By Neal Shepard


A couple of months ago my sister in-law texted me to ask my opinion about a Volvo S40 my niece was considering buying. I texted her that Consumer Report Magazine ranks Toyota & Honda  #1 & #2 respectively in low cost of ownership over 5 and 10 years because of their few repair incidents, low cost of repairs, and high resale value for any ownership period. Toyota has eight parts warehouses scattered throughout the US enhancing their lower cost of ownership status, in addition to getting parts to their dealers within 24 hours… yes even Maine !.

Based on this, I recommended that she also look at comparable models at Lexus and Acura which would give her the same performance, safety, and luxury features as the S40.  They would also provide a lower cost of ownership since Lexus & Acura are the luxury makes of Toyota & Honda respectively. "But I also told her that the heart wants what the heart wants".

I received a text the next day saying "The heart got what the heart wanted", which was "no surprise if you know my niece...she likes the bling.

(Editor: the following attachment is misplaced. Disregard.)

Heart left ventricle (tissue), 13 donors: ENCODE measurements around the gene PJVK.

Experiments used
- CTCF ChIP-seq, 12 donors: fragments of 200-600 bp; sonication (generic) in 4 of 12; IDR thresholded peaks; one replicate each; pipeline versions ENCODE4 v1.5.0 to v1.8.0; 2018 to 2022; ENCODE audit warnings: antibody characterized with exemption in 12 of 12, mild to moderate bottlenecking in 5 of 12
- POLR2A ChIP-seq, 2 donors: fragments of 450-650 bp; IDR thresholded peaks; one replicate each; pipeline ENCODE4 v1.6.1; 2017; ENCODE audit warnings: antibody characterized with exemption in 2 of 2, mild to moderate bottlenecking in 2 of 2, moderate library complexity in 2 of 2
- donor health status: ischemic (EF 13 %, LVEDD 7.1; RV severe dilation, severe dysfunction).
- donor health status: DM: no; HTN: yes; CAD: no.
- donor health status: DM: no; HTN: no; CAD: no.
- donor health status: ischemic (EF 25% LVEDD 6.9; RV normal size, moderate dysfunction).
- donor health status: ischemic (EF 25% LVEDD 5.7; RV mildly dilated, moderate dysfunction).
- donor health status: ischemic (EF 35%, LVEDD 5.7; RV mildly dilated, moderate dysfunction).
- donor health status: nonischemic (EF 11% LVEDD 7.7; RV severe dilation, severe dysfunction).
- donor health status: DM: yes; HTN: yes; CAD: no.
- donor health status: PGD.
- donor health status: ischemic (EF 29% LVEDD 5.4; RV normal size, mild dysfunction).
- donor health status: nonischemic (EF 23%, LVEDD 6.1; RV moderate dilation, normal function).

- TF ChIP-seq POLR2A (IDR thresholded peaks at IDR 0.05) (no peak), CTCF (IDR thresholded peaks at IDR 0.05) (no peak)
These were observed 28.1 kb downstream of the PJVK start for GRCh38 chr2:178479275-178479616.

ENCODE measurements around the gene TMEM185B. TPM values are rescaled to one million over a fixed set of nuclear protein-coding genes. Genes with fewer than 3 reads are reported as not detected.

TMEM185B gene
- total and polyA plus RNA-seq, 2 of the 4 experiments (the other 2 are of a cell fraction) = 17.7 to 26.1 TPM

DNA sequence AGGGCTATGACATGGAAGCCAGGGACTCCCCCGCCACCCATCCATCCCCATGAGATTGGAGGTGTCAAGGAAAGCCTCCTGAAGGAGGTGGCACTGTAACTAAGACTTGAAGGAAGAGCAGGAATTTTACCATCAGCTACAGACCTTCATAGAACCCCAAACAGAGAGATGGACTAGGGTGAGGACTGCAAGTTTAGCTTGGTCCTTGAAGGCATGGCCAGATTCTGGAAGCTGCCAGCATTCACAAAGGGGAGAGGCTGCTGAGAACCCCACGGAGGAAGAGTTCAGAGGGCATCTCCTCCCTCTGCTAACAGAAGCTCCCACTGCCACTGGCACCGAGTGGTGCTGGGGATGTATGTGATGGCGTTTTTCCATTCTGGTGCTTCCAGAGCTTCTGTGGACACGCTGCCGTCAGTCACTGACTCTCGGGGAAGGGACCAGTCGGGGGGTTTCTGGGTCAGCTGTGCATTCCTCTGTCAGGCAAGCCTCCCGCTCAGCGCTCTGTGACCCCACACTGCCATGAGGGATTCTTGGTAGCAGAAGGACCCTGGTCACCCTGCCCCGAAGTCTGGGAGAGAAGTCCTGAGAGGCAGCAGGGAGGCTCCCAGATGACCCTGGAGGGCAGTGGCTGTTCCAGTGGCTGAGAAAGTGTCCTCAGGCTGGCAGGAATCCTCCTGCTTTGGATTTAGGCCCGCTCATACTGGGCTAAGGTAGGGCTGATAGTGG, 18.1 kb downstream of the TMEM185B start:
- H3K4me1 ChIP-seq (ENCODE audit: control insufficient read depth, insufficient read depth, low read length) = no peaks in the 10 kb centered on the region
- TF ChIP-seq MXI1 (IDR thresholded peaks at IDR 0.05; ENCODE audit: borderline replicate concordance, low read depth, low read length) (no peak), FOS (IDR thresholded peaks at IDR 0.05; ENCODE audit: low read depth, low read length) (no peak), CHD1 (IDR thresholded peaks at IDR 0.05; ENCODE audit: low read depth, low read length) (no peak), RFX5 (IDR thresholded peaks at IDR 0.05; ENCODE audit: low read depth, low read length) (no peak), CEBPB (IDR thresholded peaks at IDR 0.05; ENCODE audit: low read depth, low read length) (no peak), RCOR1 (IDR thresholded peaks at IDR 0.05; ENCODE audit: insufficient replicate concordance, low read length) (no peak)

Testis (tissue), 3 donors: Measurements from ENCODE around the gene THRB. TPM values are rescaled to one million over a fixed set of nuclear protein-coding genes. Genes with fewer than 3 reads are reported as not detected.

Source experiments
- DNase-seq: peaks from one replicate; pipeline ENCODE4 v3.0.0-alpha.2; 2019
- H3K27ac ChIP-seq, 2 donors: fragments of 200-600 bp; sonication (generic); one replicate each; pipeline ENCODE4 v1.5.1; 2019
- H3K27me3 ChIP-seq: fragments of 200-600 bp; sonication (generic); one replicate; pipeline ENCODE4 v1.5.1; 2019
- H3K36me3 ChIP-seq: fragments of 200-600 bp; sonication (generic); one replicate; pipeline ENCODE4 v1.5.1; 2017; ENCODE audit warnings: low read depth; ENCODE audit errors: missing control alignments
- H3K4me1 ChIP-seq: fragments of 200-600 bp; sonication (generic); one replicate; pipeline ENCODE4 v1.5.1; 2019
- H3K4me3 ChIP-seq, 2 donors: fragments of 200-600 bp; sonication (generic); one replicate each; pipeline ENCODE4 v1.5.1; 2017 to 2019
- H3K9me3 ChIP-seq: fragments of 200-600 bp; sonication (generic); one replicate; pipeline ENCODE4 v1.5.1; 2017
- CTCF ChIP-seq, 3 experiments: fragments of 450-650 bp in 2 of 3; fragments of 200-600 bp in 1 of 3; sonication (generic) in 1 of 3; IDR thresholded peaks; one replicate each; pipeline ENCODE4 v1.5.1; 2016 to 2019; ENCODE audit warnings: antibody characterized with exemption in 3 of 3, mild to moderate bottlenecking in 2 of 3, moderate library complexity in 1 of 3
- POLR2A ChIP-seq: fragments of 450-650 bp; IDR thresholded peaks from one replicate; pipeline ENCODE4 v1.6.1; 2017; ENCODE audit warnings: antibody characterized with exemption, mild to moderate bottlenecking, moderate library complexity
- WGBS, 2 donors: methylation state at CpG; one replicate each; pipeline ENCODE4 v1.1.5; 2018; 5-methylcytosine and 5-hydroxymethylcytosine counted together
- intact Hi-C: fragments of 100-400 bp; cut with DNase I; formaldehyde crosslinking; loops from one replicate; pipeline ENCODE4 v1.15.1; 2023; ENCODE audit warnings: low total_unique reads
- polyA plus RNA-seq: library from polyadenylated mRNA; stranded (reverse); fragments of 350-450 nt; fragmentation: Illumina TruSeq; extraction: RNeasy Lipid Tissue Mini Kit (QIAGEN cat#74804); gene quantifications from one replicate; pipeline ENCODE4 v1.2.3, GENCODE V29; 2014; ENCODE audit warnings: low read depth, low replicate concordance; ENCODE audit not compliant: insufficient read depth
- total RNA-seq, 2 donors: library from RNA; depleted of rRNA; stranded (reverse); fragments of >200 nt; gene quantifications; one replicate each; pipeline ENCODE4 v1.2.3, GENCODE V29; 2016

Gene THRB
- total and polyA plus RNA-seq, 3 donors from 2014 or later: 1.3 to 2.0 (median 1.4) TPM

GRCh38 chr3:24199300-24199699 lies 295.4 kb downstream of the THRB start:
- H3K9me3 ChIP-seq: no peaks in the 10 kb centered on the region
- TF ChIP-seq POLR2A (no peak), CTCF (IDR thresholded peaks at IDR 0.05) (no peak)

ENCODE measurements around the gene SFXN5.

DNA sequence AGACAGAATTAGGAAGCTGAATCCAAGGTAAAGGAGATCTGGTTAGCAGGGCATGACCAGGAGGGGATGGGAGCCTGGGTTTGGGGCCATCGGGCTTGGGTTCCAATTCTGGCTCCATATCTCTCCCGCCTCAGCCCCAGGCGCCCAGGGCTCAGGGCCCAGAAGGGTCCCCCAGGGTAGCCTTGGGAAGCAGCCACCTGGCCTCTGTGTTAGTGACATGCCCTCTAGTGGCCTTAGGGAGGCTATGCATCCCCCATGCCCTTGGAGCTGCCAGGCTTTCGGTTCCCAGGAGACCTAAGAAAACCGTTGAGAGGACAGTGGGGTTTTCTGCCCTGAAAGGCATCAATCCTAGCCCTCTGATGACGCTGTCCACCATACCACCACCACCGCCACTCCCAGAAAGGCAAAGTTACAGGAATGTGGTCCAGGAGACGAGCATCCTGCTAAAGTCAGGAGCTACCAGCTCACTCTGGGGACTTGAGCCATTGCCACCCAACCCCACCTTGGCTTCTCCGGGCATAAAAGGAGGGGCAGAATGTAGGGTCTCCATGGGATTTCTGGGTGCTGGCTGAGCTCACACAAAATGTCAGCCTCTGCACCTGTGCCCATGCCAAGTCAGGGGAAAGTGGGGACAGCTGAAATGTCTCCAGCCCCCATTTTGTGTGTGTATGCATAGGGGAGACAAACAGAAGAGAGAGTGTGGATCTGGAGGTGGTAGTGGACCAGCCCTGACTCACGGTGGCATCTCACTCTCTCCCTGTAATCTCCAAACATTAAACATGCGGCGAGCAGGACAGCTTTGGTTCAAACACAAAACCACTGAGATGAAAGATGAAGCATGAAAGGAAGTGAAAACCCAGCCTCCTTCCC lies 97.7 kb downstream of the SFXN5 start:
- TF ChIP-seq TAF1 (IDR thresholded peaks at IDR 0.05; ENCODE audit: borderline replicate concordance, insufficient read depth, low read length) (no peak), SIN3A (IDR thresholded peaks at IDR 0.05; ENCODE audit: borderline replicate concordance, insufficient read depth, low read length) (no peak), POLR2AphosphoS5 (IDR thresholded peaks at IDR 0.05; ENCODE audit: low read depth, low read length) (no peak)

My Bottom Line
As long as you go into it with your eyes wide open and make an informed discussion, a purchase that makes you feel much better driving one model over another (even with the additional cost) will be worth not hearing that "little voice in your head" saying "I wish I had gotten the other one" for the next three to five years. So give "the heart what the hearts wants, be happy, and hope that in a few years that little voice doesn't say "Enough is enough - I didn’t know is would cost this much". Maybe my niece should have asked her other uncle, a loyal Toyota owner, about that Audi A8 experience he had... just saying. All kidding aside, sometimes the heart deserves to get what it wants.. You should never underestimate the "feel good factor".

Keep in mind that any informed decision has a better chance of being the right one, in this case, after the excitement of a new car wears off.